Paula Poundstone brings her comedy act back to Marin.
Looking for some excitement beyond eating, drinking and whatever other-ing you’re doing most weekends? Esteemed performer Paula Poundstone is coming to the Osher Marin JCC in San Rafael April 22 to bring you an evening of comedy. We had the opportunity to chat with the HBO Comedy Special star about her Bay Area beginnings, her favorite games on Wait Wait…Don't Tell Me! and her ultimate stand-up goal.
MM: You spent a good part of the early ’80s doing open mics at the Other Cafe in San Francisco with a slew of other notable comics — what is your current involvement with that scene?
PP: The Other Cafe isn't there anymore, so my only involvement with it is longing. It was my favorite club. It was perfectly located on the corner of Carl and Cole, in the Haight. It had a giant window, behind a bamboo shade, which was the backdrop to the stage. I used to roll the shade up and talk to people as they walked by. It was so much fun. I don't know if it was a fluke, or if the owners, Bob Ayres, Chip Romer and Richard Snow, were geniuses, but between the acts they booked, and the audience members they attracted, there was really something special that went on in that room.
MM: It is well known that you are a big reader. Has your reading helped you be such a successful comic?
PP: How did that rumor get started? Gee, although I love to read, I am the slowest reader in the world. Now I'm reading Into the Silence, which is about the first European attempt at Everest and it has taken me longer to read it than it took them to find it and climb it. Before that, I read Into the Mist and Into the Wild. I'm in my "Into the …" period. But I do think it's helpful to have an active brain in order to create. I'm also hoping it staves off dementia.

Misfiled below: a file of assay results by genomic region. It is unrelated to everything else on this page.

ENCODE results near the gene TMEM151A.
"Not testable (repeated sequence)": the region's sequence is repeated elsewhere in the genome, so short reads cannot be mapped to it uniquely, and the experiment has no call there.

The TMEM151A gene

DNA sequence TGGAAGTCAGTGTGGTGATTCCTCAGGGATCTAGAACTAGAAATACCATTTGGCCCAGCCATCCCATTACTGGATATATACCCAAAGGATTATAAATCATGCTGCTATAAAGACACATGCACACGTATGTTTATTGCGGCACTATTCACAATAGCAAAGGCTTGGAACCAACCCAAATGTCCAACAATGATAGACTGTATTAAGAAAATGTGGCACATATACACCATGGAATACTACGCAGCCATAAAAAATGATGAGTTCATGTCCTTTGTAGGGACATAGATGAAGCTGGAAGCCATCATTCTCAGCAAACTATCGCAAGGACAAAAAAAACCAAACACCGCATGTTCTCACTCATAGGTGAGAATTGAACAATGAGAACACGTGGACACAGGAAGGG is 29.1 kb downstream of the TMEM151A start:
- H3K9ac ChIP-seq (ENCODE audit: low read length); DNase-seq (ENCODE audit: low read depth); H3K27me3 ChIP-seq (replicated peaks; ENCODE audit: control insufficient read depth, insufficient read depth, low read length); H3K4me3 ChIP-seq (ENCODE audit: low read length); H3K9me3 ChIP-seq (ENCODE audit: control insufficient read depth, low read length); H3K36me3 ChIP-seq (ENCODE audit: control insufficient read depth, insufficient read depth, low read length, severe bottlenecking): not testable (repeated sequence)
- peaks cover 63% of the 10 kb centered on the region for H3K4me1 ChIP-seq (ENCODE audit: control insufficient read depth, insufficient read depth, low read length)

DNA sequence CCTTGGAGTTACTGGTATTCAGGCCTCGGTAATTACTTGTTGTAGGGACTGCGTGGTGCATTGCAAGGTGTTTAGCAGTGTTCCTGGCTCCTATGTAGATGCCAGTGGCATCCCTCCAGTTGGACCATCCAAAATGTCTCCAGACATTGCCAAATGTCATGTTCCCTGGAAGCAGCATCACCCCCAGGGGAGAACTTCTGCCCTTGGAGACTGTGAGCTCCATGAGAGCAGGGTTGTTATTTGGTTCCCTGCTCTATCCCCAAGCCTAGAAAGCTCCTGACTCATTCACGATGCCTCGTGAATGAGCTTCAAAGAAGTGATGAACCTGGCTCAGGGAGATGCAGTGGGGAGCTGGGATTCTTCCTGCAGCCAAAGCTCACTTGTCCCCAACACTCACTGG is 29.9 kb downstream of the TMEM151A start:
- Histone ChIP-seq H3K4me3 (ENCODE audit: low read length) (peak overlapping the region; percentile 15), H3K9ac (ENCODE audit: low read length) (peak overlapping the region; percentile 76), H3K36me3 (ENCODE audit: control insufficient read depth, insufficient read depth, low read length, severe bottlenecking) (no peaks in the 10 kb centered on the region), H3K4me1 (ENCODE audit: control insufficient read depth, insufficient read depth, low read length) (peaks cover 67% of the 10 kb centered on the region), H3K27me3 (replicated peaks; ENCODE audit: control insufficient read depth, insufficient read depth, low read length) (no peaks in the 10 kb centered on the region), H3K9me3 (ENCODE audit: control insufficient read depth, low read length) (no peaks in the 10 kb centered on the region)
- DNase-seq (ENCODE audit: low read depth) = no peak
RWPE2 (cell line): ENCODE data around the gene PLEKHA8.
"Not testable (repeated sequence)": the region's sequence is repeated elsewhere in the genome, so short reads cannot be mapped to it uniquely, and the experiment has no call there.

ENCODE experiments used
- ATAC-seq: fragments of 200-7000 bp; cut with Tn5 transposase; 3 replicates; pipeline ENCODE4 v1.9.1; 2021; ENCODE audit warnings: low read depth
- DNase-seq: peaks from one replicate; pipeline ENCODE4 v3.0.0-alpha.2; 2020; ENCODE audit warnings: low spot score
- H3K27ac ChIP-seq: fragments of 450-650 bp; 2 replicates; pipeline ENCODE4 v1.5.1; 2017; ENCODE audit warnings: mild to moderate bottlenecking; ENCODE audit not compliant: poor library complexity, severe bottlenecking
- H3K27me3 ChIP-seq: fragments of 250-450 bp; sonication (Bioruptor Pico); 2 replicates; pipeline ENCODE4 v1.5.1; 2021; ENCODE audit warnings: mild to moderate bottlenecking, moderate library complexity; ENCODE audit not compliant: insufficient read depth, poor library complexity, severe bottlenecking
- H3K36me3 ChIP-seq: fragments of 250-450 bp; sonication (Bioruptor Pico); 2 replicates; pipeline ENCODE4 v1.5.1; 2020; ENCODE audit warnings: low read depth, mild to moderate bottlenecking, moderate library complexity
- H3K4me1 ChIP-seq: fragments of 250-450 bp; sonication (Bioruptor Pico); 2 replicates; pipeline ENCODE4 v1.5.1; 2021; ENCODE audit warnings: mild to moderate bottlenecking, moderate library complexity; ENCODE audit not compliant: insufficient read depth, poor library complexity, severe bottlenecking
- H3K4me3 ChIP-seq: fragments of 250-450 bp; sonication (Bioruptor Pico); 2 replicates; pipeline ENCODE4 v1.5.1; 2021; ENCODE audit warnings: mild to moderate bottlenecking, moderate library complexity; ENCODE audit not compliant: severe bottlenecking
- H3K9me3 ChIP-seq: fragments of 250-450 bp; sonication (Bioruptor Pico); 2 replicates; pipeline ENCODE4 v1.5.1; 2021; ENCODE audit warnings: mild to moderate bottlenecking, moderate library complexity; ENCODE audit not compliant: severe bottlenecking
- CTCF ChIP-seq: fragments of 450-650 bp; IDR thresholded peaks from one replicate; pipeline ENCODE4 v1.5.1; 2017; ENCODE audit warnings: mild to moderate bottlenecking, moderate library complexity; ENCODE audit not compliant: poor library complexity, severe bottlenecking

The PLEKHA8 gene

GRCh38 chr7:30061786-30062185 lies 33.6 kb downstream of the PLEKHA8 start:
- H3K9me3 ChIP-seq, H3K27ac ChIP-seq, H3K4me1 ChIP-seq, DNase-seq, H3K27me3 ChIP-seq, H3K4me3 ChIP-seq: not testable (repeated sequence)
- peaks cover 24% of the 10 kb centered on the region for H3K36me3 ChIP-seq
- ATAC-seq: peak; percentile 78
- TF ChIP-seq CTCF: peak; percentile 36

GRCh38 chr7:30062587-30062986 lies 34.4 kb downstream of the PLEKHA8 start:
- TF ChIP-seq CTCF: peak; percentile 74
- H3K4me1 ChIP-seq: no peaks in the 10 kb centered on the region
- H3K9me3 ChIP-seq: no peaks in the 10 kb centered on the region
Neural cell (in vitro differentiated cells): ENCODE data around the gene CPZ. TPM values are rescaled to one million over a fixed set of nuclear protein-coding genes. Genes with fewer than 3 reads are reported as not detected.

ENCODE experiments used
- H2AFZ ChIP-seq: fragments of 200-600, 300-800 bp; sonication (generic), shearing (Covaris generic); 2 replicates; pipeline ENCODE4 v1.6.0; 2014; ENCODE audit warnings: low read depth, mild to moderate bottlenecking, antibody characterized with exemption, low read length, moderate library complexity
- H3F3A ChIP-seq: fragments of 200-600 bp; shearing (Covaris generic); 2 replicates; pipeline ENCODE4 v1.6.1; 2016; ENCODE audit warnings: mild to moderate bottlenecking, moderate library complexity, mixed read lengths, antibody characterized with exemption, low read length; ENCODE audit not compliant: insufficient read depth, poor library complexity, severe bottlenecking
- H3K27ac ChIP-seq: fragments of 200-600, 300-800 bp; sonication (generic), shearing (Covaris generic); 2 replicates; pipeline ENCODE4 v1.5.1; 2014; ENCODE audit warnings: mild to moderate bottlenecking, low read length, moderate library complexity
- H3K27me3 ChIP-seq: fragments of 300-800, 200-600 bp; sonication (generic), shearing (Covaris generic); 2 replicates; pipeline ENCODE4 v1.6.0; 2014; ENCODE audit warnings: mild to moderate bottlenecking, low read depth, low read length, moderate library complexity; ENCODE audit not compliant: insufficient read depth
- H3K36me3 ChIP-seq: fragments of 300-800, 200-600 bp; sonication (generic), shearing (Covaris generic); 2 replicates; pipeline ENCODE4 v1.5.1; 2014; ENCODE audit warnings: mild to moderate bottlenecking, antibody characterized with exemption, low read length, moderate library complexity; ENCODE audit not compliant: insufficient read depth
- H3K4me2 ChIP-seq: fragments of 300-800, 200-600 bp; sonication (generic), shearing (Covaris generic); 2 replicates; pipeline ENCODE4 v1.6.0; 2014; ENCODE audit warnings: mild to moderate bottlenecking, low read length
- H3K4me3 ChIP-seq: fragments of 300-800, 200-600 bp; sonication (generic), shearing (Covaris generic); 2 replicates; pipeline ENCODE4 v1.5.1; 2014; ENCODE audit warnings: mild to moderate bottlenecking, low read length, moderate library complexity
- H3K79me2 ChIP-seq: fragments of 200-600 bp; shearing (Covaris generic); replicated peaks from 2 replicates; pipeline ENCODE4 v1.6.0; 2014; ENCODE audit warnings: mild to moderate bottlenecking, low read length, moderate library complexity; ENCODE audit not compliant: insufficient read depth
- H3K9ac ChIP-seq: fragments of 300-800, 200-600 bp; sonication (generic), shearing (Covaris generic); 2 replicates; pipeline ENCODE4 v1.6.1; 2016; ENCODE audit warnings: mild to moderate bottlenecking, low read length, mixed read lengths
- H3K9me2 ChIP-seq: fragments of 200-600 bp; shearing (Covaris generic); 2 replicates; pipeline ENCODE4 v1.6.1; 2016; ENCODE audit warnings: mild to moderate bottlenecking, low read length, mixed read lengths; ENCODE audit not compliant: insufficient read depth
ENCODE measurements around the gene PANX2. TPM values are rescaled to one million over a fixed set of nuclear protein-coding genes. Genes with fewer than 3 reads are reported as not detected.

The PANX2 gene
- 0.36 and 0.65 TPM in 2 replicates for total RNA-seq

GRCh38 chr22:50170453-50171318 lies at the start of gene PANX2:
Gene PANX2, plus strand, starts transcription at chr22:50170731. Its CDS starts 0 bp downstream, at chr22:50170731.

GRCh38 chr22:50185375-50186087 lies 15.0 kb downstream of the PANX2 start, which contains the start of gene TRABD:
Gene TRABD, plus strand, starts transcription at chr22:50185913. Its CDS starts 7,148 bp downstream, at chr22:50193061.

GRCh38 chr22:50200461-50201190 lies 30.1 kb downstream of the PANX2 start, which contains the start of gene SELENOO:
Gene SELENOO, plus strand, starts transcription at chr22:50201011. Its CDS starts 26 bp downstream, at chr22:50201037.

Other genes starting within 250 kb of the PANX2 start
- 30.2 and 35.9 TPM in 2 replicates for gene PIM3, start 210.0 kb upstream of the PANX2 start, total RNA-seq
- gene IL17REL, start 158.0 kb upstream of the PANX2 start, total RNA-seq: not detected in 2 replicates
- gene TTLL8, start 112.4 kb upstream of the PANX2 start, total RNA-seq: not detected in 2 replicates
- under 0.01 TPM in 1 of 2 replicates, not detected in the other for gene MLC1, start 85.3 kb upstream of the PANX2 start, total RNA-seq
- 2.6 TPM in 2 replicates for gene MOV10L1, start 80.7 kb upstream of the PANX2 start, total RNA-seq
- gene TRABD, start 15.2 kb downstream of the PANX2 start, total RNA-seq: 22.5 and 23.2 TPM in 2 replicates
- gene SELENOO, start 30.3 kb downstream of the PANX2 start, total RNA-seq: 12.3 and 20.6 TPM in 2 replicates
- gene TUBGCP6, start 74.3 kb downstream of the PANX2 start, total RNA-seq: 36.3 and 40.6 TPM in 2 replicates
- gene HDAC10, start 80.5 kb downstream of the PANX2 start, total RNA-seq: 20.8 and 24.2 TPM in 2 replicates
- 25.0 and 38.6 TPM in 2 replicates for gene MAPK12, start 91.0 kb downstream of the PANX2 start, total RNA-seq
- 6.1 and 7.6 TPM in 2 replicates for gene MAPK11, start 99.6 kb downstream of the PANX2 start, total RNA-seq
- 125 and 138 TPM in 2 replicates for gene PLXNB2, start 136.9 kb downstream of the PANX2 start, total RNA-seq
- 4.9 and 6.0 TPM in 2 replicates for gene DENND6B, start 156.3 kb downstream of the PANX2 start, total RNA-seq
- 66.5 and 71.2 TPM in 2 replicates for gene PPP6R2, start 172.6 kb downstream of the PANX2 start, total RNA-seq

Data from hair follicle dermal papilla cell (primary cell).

MM: You always have an answer ready on Wait Wait…Don't Tell Me! What’s your favorite game to play?
PP: I love interrupting the interviews during the "Not My Job" game. They often have people I really can't resist talking to. I also love "The Lightning Round," because that's where I clinch my loss. I have a highly competitive nature.
MM: We know about your role on NPR, but in the past you’ve also done voice acting and have been involved in various television projects. What is it that keeps you coming back to stand-up? Does the audience interaction inspire you?
PP: In a room full of people who have come out to laugh for the night, that has to be the best place a person could be. I consider myself a proud member of the endorphin production industry.
MM: You’ve been recognized for bringing laughs without resorting to jabs at the audience. Why do you feel that this is important?
PP: I'm sure that I have, clumsily, at one time or another, said something that offended an audience member, but it is certainly not my goal. I really want everyone to be able to have a good time. I do the time-honored "Where are you from? What do you do for a living?" and I find, when you get people talking, they always have great stuff to work with. It is not an adversarial kind of exchange. It's just a conversation. But my true goal for any given night is for each audience member to fear incontinence at least once during my show.
IF YOU GO:
When: Saturday, April 22 from 8 p.m. to 10 p.m.
Where: Osher Marin JCC
200 N San Pedro Rd
San Rafael, CA 94903
Cost: $34.50 – $74.50